Adults with autism report starkly higher rates of sexual victimization than do other adults, and the risk appears to rise with lack of sexual knowledge, according to a new report.
The study, funded in part by Autism Speaks Canada, also found that while “neurotypical” individuals tend to get information about sex from social sources such as friends, family and teachers, those with autism tend to get it from impersonal sources such as websites.
The researchers, from Toronto’s York University, urge improved programs and materials designed to help adolescents and adults with autism build understanding of sexuality and related social skills.
Their report, “Sexual Knowledge and Victimization in Adults with Autism Spectrum Disorders,” appears in the September issue of the Journal of Autism and Developmental Disorders.
The researchers used an online survey, with responses from 95 adults with autism and 117 adults unaffected by the disorder. The participants ranged in age from 19 to 43. The questions went beyond a general "have you been sexually victimized?" to ask about specific situations such as being touched inappropriately after saying “no.”
Of those with autism, 78 percent reported at least one instance of sexual victimization. By contrast, this was true of 47 percent of the participants without ASD.
“Sadly, the findings of this study confirm the worst fears for many families affected by autism,” says social worker Lindsay Naeder, assistant director of the Autism Speaks Autism Response Team.
Knowledge decreases risk
The survey also gauged the participants’ perceived and actual sexual knowledge. Overall, increased understanding of sexual issues appeared to lower the risk of victimization among those with autism. This was also true of those unaffected by the disorder.
In response, the report’s authors have begun holding autism-specific, sexuality-training workshops for clinicians and parents in Toronto. This included a ParentTalk at the Autism Speaks Autism Treatment Network center at Holland Bloorview Kids Rehabilitation Hospital.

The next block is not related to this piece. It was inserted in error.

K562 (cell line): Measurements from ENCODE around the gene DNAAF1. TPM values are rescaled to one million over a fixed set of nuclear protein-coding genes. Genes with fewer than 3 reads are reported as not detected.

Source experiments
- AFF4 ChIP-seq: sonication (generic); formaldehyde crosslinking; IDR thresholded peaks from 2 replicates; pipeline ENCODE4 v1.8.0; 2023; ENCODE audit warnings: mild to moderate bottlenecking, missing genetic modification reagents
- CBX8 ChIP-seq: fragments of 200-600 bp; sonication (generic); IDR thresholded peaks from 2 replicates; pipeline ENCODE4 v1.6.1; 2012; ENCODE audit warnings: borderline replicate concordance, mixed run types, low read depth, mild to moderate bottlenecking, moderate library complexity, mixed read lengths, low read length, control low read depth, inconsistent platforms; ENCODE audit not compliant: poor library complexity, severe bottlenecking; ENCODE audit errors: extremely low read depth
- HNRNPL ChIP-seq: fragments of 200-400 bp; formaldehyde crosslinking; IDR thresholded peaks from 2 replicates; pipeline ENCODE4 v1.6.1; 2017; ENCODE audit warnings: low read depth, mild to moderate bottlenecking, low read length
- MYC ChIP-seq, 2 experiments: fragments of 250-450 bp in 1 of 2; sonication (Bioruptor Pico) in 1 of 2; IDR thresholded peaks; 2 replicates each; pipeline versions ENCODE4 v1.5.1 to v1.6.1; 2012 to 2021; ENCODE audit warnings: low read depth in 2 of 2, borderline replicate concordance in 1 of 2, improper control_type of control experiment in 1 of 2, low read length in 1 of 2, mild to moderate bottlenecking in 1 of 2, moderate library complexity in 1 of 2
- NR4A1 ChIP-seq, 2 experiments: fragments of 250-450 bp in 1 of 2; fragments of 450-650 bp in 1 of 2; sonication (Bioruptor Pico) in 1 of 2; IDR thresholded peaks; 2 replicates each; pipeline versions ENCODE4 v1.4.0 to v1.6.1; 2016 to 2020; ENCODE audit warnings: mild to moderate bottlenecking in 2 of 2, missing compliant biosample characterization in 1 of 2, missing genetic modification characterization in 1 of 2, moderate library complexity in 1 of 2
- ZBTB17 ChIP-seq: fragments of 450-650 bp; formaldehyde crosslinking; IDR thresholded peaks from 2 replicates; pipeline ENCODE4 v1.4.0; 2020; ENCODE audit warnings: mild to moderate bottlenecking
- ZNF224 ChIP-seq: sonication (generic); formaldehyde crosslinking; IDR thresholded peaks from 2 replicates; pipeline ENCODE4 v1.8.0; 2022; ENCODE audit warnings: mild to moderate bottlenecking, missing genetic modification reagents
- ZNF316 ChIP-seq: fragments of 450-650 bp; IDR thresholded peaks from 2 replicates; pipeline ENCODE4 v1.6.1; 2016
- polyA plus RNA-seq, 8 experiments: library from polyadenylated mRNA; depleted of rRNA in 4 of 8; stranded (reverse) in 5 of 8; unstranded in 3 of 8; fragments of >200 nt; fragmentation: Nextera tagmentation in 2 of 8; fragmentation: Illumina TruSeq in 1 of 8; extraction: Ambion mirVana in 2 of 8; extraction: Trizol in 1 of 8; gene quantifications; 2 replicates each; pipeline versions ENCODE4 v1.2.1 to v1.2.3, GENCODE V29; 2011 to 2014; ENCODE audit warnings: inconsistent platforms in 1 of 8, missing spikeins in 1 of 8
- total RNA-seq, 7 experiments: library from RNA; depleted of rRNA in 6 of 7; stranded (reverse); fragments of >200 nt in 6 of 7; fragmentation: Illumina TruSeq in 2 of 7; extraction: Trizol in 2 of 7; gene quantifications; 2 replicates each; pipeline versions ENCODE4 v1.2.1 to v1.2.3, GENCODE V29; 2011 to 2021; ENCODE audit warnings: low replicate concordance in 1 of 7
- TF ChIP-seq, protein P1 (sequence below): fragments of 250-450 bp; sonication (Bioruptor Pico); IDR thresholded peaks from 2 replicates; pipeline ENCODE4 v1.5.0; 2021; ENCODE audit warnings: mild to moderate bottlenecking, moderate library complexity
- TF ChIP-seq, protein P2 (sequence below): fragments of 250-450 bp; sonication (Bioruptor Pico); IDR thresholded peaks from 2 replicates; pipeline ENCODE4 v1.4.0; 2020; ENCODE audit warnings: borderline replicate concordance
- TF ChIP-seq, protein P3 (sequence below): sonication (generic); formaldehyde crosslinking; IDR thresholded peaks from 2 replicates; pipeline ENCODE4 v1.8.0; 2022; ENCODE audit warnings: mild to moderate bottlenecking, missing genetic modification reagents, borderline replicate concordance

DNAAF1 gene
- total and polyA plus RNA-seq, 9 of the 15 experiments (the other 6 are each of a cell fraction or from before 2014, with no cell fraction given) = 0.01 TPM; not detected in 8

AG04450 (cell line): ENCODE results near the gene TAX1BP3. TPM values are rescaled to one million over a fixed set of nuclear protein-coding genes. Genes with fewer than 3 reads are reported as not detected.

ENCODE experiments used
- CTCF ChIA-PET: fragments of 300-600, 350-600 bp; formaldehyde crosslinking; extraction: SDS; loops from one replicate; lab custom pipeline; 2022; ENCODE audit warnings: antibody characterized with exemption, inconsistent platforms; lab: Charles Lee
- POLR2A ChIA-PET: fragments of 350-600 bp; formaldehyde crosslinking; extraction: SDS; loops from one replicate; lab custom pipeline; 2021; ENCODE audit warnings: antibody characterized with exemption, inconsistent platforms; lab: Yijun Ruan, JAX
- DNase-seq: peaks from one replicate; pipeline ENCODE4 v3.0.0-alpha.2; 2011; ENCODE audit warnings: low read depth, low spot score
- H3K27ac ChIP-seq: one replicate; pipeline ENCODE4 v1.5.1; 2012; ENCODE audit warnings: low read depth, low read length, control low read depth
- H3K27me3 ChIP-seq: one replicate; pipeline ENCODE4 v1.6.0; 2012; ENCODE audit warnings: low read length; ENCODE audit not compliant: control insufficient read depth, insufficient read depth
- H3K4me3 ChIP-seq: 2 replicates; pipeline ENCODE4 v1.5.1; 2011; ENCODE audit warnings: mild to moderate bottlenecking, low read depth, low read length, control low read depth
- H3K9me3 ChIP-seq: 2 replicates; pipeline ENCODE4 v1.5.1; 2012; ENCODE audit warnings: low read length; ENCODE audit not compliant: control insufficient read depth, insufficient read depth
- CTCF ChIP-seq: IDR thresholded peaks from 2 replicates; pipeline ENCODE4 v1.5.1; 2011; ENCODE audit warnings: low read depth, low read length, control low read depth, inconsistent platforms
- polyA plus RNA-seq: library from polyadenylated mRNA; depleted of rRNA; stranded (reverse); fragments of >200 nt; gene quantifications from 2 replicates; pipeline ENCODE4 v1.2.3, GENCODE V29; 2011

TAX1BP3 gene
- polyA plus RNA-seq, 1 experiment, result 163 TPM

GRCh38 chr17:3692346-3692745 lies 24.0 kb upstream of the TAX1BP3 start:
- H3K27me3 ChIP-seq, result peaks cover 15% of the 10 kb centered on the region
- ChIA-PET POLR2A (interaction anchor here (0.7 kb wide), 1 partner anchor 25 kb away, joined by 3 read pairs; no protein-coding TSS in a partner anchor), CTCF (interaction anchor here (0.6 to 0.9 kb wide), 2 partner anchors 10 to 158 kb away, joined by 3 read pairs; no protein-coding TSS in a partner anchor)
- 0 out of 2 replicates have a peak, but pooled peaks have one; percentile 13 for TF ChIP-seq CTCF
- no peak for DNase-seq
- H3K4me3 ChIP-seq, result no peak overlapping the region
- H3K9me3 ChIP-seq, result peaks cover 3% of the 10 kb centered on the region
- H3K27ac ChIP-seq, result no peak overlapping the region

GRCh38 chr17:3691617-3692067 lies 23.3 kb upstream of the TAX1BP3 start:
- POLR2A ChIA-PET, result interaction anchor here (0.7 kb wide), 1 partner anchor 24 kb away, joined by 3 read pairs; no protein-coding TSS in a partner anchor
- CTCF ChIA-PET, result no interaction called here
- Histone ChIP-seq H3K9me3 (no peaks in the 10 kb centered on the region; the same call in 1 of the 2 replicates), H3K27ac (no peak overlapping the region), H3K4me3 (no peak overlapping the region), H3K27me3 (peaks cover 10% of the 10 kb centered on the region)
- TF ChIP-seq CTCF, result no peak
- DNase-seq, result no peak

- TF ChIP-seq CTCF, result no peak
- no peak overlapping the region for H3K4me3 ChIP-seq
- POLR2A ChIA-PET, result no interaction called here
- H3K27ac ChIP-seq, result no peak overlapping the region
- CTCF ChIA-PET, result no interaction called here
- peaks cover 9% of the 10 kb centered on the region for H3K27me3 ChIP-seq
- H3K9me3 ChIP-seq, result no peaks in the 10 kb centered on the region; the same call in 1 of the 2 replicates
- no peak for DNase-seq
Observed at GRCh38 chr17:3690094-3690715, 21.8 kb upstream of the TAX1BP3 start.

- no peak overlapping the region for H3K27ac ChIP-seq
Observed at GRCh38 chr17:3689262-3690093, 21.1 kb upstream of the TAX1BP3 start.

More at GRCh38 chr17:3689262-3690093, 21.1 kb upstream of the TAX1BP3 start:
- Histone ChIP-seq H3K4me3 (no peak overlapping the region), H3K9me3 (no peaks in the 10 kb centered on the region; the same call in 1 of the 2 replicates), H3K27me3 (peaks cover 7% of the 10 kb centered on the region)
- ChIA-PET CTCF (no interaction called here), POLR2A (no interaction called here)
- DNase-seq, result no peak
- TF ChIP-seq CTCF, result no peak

Autism Speaks resources
Autism Speaks has a longstanding interest in addressing sexuality and safety issues with a wide range of materials and programs.
* The Autism Speaks Safety Project provides critical information and resources families can use to keep their loved ones with autism safe and includes a section on Recognizing and Preventing Sexual Abuse.
* The Autism Speaks Autism Treatment Network is developing a puberty and sexuality tool kit for families. It will include sections on staying safe, recognizing inappropriate behavior and scripts that parents and other caregivers can use to help children, teens and adults with autism set boundaries. Look for it this fall on the Autism Speaks Tool Kits page.
* Autism Speaks has also funded a range of research and community projects related to sexuality education for youth with autism. Learn more about these projects here.
Learn more about York University’s “ASD Mental Health” program here.
Explore all the research and family-service projects that Autism Speaks is funding using this website’s grant search.
These projects are made possible by the passion and generosity of our families, donors and volunteers.
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